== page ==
"I've talked to my friends studying the same major in Egypt, and they either don't have practice classes at all, or have very little of it," he said.

According to Azayem, the superior quality of education in China is related to the fact that mechatronics is a much more established field there.

"Only two universities in Egypt have mechatronics majors, and they're very new - they've only been around for two or three years - while China's schools have decades of history," Azayem said. This means not only a better curriculum, but better facilities. 

Twizere Pacifique, a 20-year-old student from Rwanda who studies network communications at Jinhua Polytechnic, agrees on the value of hands-on education in China. "I have a lot of practice configuring, so I know I can go anywhere and build networks, while science universities only teach that through books."

Pacifique, who received a scholarship from the Rwandan government, is confident that his education will land him a good job after graduating.

According to Li, the most popular majors among foreign students at BITC are machinery engineering, electronics engineering and international trade, all of which are directly linked to manufacturing industries.

Egyptian students from the mechatronics major at Beijing Information Technology College studying at school    Photo: Li Hao/GT


More job opportunities

Yet it isn't just homegrown development that has prospective engineers excited; as China continues to increase its influence, investment and tourism around Africa, locals are seeing more opportunities to help build transnational bridges.

According to a Bohai Morning News report in January, since the China-Egypt Suez Economic and Trade Cooperation Zone opened up in 2008, 68 companies have established themselves there, 90 percent of which are Chinese. These companies have attracted investment of over 1 billion dollars, and created more than 2,000 jobs for locals.

What's more, according to a Xinhua News Agency report in January, China State Construction Engineering Corporation just signed a 2.7-billion-dollar agreement with the Egyptian government to do construction projects in Egypt's new administrative capital, including a national conference center, parliament house, exhibition center and office buildings for 12 government departments. The projects are expected to create a lot of jobs.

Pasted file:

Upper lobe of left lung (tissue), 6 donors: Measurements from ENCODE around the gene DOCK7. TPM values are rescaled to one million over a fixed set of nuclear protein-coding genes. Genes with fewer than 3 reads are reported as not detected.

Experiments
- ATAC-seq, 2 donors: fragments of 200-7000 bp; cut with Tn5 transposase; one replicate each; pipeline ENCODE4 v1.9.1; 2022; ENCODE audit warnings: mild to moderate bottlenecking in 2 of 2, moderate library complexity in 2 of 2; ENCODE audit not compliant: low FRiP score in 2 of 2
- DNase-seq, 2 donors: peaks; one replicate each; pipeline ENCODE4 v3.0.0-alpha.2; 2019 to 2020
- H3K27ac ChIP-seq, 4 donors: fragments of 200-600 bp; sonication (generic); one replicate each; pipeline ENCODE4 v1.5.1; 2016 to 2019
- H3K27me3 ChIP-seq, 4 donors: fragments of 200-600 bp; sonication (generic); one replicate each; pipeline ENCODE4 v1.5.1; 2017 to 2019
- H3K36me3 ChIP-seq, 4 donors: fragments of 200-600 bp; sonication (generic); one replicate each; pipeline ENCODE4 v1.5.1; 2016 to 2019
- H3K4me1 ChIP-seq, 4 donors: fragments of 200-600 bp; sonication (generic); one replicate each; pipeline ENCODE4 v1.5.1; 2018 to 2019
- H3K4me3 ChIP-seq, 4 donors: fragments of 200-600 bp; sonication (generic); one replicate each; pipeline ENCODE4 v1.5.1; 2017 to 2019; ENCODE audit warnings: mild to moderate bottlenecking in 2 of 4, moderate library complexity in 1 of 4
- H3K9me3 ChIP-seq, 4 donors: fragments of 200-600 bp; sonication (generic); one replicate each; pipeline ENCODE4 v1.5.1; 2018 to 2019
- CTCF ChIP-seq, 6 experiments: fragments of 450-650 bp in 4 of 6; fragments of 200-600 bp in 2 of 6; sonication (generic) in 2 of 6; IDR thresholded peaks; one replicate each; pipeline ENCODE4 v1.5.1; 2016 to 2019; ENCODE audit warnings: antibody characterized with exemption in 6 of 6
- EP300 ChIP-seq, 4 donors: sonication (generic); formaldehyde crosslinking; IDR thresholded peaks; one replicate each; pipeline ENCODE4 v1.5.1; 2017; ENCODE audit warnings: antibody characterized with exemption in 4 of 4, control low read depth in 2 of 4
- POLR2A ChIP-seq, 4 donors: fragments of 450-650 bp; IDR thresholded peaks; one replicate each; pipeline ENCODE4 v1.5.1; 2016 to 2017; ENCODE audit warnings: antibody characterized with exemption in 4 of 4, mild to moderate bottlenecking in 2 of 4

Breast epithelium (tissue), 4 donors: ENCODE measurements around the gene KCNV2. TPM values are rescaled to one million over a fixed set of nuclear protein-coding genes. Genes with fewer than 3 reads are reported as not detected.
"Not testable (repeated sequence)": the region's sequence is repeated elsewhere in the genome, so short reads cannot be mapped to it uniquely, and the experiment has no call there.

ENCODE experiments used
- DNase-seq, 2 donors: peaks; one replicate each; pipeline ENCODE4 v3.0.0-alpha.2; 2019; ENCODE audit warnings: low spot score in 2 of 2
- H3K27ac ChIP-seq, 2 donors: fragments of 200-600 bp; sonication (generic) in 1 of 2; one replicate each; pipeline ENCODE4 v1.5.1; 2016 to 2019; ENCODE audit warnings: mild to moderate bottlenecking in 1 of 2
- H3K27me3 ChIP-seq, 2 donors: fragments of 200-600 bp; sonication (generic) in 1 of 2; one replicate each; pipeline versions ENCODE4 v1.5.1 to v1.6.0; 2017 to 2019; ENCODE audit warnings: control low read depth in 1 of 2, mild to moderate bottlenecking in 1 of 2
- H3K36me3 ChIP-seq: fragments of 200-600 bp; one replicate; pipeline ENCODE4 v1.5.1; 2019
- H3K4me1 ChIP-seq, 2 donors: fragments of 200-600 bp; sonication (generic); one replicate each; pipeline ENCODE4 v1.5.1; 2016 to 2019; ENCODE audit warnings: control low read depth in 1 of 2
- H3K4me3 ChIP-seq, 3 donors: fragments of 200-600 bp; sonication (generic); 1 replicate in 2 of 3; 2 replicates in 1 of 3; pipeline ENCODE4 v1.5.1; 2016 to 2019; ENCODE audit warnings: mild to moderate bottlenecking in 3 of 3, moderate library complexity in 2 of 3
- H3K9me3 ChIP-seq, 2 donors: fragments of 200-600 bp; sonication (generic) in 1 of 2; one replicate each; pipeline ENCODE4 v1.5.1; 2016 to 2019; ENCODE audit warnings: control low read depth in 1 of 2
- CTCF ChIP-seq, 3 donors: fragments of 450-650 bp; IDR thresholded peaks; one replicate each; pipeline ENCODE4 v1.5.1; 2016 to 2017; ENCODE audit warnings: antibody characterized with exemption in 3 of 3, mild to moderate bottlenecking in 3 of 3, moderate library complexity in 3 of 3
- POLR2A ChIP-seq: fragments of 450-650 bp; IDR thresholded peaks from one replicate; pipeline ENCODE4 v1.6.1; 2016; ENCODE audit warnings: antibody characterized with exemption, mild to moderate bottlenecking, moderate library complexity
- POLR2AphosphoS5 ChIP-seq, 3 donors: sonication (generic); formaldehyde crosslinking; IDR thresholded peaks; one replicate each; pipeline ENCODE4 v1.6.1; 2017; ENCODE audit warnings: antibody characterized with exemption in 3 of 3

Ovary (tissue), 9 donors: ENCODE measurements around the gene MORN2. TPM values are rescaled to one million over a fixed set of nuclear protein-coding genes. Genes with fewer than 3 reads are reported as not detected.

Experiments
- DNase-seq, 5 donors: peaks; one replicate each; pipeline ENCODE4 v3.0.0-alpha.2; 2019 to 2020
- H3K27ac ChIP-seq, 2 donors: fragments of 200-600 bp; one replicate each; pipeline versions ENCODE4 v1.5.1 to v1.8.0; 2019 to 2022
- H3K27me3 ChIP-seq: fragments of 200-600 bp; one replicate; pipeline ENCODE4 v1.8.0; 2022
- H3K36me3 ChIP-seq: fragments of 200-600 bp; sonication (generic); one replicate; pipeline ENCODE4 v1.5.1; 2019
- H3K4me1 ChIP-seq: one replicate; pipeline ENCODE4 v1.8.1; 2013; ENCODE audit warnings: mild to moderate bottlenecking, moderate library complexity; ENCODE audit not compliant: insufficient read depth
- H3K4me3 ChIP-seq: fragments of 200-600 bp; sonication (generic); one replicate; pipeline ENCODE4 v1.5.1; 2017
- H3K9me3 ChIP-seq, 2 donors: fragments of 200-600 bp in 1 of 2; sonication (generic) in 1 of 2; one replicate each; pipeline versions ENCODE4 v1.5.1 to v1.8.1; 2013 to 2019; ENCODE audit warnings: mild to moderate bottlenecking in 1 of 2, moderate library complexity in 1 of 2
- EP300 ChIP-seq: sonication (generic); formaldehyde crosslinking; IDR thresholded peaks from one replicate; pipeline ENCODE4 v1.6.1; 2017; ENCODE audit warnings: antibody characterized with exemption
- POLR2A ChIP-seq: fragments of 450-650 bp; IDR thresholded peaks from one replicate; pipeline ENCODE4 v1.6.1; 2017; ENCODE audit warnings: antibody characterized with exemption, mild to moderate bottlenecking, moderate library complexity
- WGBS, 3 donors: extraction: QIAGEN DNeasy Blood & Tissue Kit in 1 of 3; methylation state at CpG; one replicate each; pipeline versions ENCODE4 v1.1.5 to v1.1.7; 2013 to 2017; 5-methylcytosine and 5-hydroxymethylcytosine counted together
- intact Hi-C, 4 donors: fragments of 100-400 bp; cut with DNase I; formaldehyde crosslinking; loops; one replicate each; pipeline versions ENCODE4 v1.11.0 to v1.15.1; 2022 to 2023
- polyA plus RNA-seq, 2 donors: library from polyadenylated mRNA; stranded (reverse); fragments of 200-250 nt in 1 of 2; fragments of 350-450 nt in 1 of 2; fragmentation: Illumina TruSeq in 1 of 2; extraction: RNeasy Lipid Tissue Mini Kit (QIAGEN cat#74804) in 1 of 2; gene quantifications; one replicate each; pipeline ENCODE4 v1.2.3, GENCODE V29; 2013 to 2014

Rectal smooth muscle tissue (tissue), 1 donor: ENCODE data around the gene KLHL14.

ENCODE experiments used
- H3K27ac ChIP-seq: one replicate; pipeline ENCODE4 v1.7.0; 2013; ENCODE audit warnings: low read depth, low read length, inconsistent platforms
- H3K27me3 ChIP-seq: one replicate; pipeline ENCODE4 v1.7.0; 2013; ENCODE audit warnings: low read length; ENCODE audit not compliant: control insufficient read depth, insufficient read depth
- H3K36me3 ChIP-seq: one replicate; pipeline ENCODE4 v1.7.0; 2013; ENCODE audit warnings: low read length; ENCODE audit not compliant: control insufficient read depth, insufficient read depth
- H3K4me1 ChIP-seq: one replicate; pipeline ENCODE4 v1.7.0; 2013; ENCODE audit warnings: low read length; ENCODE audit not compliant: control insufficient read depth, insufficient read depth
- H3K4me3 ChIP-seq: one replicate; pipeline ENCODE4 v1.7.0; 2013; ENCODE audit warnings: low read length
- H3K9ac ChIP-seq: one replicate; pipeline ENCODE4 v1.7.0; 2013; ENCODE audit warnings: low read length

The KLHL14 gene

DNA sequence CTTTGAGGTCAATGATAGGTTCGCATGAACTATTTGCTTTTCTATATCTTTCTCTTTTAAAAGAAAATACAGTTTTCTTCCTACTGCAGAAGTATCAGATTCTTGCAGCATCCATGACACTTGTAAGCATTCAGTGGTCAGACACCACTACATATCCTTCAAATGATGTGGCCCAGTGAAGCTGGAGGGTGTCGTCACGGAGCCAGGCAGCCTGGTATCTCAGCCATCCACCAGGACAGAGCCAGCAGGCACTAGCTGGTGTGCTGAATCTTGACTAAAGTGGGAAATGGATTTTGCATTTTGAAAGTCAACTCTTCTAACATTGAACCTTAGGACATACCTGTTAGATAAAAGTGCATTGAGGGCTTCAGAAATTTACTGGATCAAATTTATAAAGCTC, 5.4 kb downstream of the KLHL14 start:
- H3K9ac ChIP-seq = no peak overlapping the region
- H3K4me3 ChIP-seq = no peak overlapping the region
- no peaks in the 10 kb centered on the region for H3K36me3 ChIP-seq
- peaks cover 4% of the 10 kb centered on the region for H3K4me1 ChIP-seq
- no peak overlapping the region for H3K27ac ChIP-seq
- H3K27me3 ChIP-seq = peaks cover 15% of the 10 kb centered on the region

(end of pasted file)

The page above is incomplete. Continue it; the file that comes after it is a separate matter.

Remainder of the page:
Li said that BITC's management staff traveled to Egypt in April 2014 to meet with major Chinese companies with branches there, like Huawei, BMW Brilliance Automotive and Geely, and gauge interest in their graduates.

"Those companies were very enthusiastic about our students," Li said. "They are in desperate need of people who are familiar with their technology, and who understand the Chinese language and culture, which eases communication and improves working efficiency."

As China's investment in African countries continues to grow, locals with Chinese educations will be offered the chance not only to work at Chinese companies, but to start their own businesses based on international trade or to work in hospitality. According to a China News Service report this month, China's investment in Africa has surpassed 30 billion dollars, and the number of African students studying in China is also continuing to grow, seeing a 25 percent increase in 2014 compared with the same period in 2013.

Pacifique, for one, is confident in his prospects.

"There are a lot of Chinese companies in my country, so they will need people they can communicate with in their mother tongue," he said.

Pacifique added that he hopes to work for a Chinese phone company when gets back to Rwanda, or some other network company. Since many local companies are in need of Chinese employees, he expects his background to prove an advantage.

To the future

Of course, there's no single path for foreign graduates of Chinese vocational schools, but one thing many of them have in common is that they plan to return to their home countries.

"Rwanda is developing right now," Pacifique said, explaining his reasons for returning when he graduates in two years. "My country needs my service."

Yet he'll be taking more back with him than skills. Pacifique says his past two years in China have given him a better understanding of the country.

"Before I came to China, the only thing I knew about it was from films and news reports," he remembers. In his time here, however, he's gotten a more nuanced picture of the country, and come to see the power of its technological innovation and development.

"China has a lot of technologies that can make daily life more convenient, like cab-calling apps - my country doesn't have that," Pacifique said. "After I learn about those technologies, I hope to bring them back to Rwanda."

Newspaper headline: Vo-tech mecca

Posted in: Metro Beijing